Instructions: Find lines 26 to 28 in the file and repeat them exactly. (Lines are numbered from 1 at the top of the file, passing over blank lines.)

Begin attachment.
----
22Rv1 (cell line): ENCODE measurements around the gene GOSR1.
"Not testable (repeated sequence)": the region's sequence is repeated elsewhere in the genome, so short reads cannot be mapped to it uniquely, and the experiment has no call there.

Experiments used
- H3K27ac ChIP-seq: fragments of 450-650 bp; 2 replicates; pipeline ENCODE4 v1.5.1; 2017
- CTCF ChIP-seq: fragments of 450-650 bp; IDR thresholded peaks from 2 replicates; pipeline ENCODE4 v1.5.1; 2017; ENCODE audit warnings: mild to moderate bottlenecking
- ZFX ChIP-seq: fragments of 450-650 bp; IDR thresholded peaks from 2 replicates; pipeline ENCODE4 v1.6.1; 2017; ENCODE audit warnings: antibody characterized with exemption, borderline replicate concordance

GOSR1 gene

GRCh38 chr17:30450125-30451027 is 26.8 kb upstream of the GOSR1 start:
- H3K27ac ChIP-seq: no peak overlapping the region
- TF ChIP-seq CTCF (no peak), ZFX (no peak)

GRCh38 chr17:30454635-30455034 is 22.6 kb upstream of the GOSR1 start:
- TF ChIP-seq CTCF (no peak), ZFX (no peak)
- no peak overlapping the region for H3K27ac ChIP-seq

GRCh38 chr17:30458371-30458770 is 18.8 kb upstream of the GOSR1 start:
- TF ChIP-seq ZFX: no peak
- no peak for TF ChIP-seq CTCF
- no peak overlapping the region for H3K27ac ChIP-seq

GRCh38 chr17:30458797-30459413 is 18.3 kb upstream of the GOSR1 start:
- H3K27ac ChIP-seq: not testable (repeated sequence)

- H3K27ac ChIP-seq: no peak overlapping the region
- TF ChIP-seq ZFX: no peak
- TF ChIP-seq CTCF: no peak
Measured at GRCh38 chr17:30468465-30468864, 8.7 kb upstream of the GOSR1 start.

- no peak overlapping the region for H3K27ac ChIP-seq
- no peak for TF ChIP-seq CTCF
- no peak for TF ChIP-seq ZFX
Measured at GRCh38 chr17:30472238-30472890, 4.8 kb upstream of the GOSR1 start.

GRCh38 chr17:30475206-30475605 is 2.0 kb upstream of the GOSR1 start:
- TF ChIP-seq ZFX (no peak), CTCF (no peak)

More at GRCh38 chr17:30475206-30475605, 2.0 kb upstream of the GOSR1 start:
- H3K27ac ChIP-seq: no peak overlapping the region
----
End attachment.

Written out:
- no peak for TF ChIP-seq ZFX
Measured at GRCh38 chr17:30472238-30472890, 4.8 kb upstream of the GOSR1 start.

GRCh38 chr17:30475206-30475605 is 2.0 kb upstream of the GOSR1 start: